NASA’s InSight lander will be first to study Mars’ interior

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NASA's InSight lander will be first to study Mars' interior

NASA’s InSight lander – a robotic geologist of sorts – is winging its way to Mars. It will be the first spacecraft ever to study the planet’s interior.

CGTN’s Hendrik Sybrandy reports.

It’s the first interplanetary launch from California rather than Florida.

“When a mission gets off the ground at the very first launch opportunity, that’s something pretty special,” said Pieter Kallemeyn, InSight Spacecraft Team Lead.

The spacecraft will spend the next six and a half months hurtling toward the Red Planet where, if all goes well, it will perform some groundbreaking science, literally. It will be the first outer space robotic explorer to study the interior of Mars.

“We’re going to map out the thickness of the crust, the size of the core, the composition of the mantle, and core for the planet, sort of get the first map of the deep inside of Mars,” said Bruce Banerdt, InSight Principal Investigator.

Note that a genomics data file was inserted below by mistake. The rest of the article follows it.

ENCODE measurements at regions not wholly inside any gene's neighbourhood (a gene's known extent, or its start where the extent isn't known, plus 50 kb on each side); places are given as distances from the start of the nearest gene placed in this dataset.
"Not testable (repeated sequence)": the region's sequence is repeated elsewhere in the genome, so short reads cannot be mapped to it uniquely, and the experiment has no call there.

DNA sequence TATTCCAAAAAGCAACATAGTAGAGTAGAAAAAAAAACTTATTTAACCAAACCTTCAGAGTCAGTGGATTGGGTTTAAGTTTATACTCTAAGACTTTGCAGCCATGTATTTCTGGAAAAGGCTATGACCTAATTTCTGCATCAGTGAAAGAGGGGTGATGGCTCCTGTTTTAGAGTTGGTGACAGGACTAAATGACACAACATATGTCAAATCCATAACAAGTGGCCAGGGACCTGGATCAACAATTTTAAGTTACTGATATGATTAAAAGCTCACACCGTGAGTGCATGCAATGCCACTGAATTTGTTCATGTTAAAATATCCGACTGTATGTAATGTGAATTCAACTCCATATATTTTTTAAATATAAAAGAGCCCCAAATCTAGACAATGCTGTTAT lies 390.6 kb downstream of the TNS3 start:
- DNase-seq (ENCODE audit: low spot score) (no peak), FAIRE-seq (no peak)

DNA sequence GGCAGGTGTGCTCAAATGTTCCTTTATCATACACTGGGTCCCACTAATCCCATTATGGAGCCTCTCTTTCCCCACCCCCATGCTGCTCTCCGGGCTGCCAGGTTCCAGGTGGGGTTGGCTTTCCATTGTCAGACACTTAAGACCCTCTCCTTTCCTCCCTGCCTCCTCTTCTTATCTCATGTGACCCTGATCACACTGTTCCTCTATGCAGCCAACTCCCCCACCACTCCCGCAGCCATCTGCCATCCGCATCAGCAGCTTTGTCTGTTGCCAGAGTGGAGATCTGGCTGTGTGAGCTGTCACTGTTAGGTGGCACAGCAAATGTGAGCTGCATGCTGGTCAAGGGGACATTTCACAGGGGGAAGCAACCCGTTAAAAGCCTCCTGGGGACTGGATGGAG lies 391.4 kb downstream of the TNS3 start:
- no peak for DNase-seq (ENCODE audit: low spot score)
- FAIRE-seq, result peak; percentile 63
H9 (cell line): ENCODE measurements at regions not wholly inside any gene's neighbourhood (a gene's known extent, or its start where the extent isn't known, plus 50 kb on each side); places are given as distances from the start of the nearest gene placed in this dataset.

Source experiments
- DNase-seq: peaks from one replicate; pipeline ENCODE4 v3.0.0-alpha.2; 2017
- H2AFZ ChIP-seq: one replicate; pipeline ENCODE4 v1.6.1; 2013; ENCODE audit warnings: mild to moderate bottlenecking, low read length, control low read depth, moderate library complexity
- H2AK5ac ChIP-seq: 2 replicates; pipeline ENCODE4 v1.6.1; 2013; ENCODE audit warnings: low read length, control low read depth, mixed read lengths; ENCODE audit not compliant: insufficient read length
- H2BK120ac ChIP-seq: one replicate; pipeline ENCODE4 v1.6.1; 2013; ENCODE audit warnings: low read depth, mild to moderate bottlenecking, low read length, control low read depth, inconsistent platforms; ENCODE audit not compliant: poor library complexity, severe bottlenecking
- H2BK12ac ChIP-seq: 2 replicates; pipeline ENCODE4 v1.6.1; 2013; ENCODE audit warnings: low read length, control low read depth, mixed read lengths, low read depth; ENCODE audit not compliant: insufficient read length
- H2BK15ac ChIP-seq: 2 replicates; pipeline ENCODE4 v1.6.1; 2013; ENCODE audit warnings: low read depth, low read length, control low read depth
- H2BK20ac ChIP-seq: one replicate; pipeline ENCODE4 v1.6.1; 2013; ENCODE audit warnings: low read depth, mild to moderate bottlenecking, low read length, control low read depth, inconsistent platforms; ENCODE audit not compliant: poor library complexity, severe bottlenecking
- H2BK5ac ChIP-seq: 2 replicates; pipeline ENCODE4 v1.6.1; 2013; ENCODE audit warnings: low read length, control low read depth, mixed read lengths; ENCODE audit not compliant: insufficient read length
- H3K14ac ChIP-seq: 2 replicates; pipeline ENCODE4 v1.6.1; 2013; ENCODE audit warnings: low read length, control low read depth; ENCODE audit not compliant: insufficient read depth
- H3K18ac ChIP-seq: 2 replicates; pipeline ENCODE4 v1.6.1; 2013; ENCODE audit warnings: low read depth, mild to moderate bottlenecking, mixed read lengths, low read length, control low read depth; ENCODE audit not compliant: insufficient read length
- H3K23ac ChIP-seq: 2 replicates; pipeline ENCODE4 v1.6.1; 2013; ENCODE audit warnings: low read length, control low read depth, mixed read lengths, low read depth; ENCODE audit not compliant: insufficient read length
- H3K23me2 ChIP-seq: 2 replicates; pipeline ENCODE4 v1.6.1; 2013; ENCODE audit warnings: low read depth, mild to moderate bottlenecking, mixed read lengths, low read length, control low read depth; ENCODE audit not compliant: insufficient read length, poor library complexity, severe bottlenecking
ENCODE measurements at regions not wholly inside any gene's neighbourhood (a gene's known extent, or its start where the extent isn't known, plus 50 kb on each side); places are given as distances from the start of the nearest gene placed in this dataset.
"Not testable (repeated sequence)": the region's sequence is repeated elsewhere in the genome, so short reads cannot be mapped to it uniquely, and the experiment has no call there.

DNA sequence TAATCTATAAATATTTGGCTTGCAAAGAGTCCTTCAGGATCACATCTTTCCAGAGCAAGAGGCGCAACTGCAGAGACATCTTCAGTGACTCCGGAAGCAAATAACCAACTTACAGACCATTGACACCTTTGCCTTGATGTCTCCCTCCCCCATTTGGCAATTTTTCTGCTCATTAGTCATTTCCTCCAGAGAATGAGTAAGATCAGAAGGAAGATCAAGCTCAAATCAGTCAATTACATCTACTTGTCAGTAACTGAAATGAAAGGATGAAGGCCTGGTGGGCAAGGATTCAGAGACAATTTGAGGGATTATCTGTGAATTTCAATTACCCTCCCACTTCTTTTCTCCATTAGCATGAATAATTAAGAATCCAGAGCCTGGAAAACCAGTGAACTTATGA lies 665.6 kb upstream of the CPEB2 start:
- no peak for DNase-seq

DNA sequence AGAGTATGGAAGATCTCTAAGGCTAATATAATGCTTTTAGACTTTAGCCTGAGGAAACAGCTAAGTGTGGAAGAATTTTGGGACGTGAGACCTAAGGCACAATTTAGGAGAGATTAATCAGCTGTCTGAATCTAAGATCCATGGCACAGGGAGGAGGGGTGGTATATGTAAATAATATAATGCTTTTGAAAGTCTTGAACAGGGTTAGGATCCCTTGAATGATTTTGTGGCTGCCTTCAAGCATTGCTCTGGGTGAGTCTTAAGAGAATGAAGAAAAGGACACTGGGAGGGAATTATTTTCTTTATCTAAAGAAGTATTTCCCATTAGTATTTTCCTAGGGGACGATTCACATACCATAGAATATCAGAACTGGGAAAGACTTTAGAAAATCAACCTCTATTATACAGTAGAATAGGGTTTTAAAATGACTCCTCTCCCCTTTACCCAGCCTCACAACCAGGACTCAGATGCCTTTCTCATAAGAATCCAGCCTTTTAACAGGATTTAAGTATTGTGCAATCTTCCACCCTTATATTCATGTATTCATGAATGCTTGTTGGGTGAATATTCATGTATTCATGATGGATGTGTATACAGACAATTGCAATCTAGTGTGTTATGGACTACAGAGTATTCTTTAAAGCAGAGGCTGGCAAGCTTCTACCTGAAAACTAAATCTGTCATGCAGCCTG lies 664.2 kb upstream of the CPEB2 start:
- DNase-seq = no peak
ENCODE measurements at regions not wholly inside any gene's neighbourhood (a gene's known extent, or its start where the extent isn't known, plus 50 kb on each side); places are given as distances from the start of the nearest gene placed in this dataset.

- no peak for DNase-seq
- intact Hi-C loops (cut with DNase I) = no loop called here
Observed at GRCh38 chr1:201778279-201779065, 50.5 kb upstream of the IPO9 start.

A seismometer placed by a robotic arm on Mars’ surface will measure earthquakes and the impact of meteorites. A probe that uses a self-hammering mechanical mole to burrow five meters below the surface will measure how heat flows in Martian soil. And an on-board radio will track the wobble in Mars’ spin, which could reveal how much liquid rests deep inside the planet.

“The interior of a planet is incredibly difficult to investigate because we can’t go there,” said Dave Brain of the University of Colorado Boulder’s Laboratory for Atmospheric and Space Physics. “It feels close but it’s really far away.”

Brain said studying Mars’ interior could help Earthlings better understand theirs.

“We can make this nice comparison between a big planet and a small planet that teaches us more about how Earth should evolve going forward,” Brain said.

The InSight spacecraft was built by the U.S. aerospace company Lockheed Martin at its Colorado facility, from where the mission will be run. It’s scheduled to arrive at Mars on November 26th. But its descent to the ground will be tricky.

“We go from 12,000 miles per hour at the start down to zero and that all happens in the span of seven minutes,” Kallemeyn said.

After touchdown, InSight’s instruments will be deployed and a long-awaited, deeper exploration of the planet, expected to last at least two years, will begin.